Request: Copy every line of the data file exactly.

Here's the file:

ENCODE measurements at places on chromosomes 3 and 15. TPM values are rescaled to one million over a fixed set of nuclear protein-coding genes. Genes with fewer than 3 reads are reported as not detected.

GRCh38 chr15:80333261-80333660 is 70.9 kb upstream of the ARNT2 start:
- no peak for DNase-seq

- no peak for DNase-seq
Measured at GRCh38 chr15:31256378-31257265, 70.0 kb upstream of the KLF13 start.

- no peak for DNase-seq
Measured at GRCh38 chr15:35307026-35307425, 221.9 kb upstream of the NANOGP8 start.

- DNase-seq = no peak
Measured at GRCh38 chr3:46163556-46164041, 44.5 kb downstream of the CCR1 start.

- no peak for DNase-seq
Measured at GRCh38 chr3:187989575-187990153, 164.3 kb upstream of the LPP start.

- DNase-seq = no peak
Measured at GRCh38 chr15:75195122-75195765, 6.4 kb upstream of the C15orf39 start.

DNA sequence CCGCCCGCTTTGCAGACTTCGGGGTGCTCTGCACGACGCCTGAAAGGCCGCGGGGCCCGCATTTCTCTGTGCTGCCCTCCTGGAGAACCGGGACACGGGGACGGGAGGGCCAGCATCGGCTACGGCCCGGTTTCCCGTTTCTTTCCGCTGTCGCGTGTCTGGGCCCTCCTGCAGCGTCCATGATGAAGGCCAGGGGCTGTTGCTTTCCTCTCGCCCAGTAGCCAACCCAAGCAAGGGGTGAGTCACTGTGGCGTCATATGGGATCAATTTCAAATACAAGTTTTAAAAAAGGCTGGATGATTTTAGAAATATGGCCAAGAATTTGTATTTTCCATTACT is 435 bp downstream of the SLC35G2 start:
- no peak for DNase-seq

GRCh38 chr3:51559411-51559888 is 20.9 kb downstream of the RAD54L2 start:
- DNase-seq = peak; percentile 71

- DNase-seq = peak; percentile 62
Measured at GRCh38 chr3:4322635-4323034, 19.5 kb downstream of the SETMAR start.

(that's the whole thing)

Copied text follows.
ENCODE measurements at places on chromosomes 3 and 15. TPM values are rescaled to one million over a fixed set of nuclear protein-coding genes. Genes with fewer than 3 reads are reported as not detected.

GRCh38 chr15:80333261-80333660 is 70.9 kb upstream of the ARNT2 start:
- no peak for DNase-seq

- no peak for DNase-seq
Measured at GRCh38 chr15:31256378-31257265, 70.0 kb upstream of the KLF13 start.

- no peak for DNase-seq
Measured at GRCh38 chr15:35307026-35307425, 221.9 kb upstream of the NANOGP8 start.

- DNase-seq = no peak
Measured at GRCh38 chr3:46163556-46164041, 44.5 kb downstream of the CCR1 start.

- no peak for DNase-seq
Measured at GRCh38 chr3:187989575-187990153, 164.3 kb upstream of the LPP start.

- DNase-seq = no peak
Measured at GRCh38 chr15:75195122-75195765, 6.4 kb upstream of the C15orf39 start.

DNA sequence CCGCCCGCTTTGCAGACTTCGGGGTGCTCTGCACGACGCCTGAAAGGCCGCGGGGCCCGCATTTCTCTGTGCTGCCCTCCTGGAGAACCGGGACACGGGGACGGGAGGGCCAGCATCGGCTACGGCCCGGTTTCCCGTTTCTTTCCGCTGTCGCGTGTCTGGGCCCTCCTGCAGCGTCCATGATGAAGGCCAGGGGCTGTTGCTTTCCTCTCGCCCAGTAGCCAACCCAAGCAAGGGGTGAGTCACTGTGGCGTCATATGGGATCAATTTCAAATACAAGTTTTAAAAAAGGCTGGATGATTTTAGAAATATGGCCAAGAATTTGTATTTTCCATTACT is 435 bp downstream of the SLC35G2 start:
- no peak for DNase-seq

GRCh38 chr3:51559411-51559888 is 20.9 kb downstream of the RAD54L2 start:
- DNase-seq = peak; percentile 71

- DNase-seq = peak; percentile 62
Measured at GRCh38 chr3:4322635-4323034, 19.5 kb downstream of the SETMAR start.